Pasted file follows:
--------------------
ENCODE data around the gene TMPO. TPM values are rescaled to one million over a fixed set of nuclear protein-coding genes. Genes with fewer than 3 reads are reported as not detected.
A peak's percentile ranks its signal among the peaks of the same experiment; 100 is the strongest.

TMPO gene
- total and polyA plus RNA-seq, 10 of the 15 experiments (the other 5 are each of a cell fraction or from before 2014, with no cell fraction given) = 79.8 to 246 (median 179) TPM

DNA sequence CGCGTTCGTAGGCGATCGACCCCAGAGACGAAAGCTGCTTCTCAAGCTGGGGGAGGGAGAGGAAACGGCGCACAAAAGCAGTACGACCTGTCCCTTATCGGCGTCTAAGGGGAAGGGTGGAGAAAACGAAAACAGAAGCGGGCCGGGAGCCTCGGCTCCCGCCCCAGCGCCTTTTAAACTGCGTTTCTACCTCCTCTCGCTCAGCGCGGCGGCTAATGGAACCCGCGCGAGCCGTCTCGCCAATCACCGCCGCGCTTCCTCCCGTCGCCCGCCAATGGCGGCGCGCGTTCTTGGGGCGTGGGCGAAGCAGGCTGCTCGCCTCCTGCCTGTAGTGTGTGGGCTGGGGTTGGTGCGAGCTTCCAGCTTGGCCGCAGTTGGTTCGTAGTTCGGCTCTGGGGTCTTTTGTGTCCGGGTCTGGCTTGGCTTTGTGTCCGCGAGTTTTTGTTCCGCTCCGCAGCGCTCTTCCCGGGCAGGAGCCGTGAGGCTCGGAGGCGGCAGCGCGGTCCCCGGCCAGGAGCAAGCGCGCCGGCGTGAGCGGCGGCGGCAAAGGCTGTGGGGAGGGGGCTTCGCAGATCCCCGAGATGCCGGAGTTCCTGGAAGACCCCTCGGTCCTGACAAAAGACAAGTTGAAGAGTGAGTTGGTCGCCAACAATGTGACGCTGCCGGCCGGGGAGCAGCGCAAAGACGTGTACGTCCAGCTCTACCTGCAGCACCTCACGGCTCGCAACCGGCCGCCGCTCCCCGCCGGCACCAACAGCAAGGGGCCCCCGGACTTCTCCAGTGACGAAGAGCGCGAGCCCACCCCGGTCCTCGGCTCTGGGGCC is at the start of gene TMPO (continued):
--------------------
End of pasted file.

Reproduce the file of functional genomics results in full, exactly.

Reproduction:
ENCODE data around the gene TMPO. TPM values are rescaled to one million over a fixed set of nuclear protein-coding genes. Genes with fewer than 3 reads are reported as not detected.
A peak's percentile ranks its signal among the peaks of the same experiment; 100 is the strongest.

TMPO gene
- total and polyA plus RNA-seq, 10 of the 15 experiments (the other 5 are each of a cell fraction or from before 2014, with no cell fraction given) = 79.8 to 246 (median 179) TPM

DNA sequence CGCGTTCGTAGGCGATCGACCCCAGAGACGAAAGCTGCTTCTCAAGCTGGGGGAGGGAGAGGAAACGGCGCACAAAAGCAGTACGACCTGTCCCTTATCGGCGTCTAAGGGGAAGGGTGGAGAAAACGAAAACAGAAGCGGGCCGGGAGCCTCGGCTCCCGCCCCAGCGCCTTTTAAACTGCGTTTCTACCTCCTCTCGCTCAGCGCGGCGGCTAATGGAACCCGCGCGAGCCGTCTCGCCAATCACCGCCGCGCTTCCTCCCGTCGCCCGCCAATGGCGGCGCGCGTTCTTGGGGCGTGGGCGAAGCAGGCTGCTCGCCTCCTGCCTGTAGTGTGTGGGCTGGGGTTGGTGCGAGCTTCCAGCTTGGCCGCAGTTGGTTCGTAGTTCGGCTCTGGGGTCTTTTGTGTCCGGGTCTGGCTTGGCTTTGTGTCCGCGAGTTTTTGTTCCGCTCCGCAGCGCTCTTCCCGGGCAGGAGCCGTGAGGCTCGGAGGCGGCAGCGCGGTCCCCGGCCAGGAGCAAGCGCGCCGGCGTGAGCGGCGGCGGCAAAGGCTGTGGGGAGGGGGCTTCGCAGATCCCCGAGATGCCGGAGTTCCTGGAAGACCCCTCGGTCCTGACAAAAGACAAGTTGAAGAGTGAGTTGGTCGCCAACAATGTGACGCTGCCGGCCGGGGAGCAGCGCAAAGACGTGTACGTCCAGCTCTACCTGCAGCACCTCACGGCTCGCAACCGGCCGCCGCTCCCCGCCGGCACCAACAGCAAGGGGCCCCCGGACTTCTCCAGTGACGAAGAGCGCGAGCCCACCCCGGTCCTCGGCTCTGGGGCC is at the start of gene TMPO (continued):